The UK government is defending the tax haven secrecy that helps Russian criminals launder billions

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I thought I might share this press release, from Christian Aid, out this morning:

Today’s revelations that British Virgin Islands companies helped Russian mobsters launder tens of billions put the UK Government in a highly embarrassing position, Christian Aid is warning.

The revelations – from Global Witness – come before an MPs’ vote on Tuesday about secrecy in UK Overseas Territories such as the British Virgin Islands and the Cayman Islands.

Ministers face a Parliamentary rebellion as cross-party support gathers for a reform that would help end secrecy in the such tax havens, amid the growing evidence that it enables serious crime globally.

“The latest revelations about Russian mobsters using the British Virgin Islands to launder billions put ministers in a highly embarrassing position. Are they really going to keep defending the system that enabled this, in the face of powerful, cross-party demand for change?” asked Simon Kirkland, Christian Aid’s UK Parliamentary and Political Advisor.

“And if UK tax havens are washing money for the Russian mafia, who else are they doing it for?” he added.

Tuesday’s Parliamentary rebellion is being led by Dame Margaret Hodge MP, former Chair of the Public Accounts Committee, and supported by Andrew Mitchell MP, former International Development Secretary. Supporting it so far are 18 Conservative MPs, eight serving Select Committee Chairs and 14 former Cabinet Ministers.

Simon Kirkland added: “Over the years, a clear and shameful pattern has emerged, in which UK tax haven secrecy has helped the corrupt to steal vast sums from poor countries and to launder cash generated through horrific crimes.

“While ministers persistently obstruct reforms that would help clean up our tax havens, it is hard not to conclude they are on the wrong side, despite their warm words about the rule of law and justice.”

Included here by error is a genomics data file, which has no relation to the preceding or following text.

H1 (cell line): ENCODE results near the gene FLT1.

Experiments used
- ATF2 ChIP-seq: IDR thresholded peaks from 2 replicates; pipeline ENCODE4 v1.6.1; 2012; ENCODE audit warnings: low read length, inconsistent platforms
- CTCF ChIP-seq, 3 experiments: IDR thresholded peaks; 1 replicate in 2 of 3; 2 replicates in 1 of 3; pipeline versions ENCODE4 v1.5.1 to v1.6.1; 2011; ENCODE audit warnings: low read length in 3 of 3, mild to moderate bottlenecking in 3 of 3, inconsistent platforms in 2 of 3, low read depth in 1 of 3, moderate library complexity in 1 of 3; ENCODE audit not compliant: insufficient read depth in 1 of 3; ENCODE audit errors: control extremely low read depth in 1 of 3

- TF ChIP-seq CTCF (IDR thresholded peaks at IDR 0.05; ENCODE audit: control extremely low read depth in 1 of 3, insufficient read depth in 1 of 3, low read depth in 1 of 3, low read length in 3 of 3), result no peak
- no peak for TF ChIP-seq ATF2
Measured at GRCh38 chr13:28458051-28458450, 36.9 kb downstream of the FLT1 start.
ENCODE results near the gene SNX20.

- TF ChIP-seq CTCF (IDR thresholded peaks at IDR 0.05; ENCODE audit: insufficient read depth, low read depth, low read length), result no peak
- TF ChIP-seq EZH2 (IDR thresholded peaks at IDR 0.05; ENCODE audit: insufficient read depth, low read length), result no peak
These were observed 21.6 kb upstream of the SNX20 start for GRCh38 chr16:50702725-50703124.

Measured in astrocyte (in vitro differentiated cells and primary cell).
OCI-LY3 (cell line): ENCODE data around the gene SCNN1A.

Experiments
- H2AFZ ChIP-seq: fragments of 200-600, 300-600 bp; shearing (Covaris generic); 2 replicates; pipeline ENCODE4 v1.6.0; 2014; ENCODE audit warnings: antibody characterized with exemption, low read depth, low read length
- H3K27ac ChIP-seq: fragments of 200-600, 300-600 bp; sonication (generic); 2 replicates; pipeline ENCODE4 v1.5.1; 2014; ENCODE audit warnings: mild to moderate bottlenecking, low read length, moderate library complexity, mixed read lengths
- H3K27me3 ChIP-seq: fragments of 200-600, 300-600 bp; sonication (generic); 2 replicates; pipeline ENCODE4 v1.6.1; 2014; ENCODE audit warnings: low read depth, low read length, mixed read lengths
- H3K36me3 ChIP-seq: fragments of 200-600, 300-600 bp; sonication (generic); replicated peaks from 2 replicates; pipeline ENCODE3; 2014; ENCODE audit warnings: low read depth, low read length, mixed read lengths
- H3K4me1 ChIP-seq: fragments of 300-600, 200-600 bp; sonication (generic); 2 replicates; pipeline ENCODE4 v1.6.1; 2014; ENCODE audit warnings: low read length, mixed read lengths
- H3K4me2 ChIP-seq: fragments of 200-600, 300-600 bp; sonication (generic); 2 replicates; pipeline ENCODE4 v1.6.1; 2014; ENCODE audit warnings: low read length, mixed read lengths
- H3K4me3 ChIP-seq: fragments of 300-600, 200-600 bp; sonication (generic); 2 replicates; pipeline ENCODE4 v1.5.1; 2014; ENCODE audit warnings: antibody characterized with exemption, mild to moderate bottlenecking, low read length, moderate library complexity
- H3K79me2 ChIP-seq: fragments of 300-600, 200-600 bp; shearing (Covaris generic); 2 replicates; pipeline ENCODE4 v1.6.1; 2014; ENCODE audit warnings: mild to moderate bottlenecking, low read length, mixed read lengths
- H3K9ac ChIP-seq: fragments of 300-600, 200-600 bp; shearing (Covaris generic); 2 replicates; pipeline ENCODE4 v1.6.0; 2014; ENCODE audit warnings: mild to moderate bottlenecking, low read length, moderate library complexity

Christian Aid has campaigned for years for UK tax havens to have to publicly reveal the real owners of the myriad companies they host, because of the evidence that secrecy harms people in developing countries.

The UK itself has already introduced a public register of companies’ real owners and former Prime Minister David Cameron tried and failed to persuade UK tax havens to follow suit. The current government, however, has been more ready to defend the status quo.

Christian Aid strongly supports the cross-party MPs who have said they will vote for transparency in the UK’s Overseas Territories in Tuesday’s vote on the Sanctions Bill. The vote is on an amendment which would require UK Overseas Territories to introduce public registers of companies’ real owners by 2020.

“We are delighted to see how senior MPs of all parties have stood up to support this welcome amendment and we urge many more to join them,” added Mr Kirkland.

“The British Virgin Islands claims that its existing private, non-centralised register of companies’ real owners is adequate but a recent review of the evidence by Christian Aid suggests otherwise.

“One acute problem is that because it’s a private register, developing countries cannot see the information in it. Furthermore, because it’s not a centralised register, information may take a long time to reach the authorities that need it.”